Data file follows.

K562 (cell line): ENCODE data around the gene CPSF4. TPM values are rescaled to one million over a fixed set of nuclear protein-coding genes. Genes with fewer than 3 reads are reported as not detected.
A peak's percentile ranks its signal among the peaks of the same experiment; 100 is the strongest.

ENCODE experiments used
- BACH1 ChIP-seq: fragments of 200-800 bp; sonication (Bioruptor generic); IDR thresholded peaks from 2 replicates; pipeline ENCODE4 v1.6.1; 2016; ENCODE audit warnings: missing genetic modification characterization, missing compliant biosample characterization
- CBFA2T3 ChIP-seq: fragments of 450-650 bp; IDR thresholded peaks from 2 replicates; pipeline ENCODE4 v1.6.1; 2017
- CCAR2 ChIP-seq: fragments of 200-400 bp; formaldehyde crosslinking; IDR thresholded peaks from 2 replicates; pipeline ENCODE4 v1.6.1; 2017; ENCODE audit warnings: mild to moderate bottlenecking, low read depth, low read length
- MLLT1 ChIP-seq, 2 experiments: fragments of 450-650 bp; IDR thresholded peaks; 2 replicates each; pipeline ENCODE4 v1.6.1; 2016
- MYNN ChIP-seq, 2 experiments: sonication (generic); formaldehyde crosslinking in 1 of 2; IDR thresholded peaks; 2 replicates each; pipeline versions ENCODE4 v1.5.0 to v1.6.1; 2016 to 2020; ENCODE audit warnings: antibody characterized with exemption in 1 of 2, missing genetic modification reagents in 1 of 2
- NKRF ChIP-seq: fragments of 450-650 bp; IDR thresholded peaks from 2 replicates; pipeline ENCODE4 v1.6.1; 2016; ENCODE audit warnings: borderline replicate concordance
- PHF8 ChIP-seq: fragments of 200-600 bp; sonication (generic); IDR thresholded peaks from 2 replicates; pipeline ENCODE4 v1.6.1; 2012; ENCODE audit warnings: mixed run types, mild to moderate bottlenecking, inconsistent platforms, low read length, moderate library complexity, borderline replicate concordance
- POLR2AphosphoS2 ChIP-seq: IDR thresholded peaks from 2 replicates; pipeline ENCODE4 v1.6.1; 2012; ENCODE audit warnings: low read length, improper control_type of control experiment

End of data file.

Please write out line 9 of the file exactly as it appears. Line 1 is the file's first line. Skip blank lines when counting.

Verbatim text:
- NKRF ChIP-seq: fragments of 450-650 bp; IDR thresholded peaks from 2 replicates; pipeline ENCODE4 v1.6.1; 2016; ENCODE audit warnings: borderline replicate concordance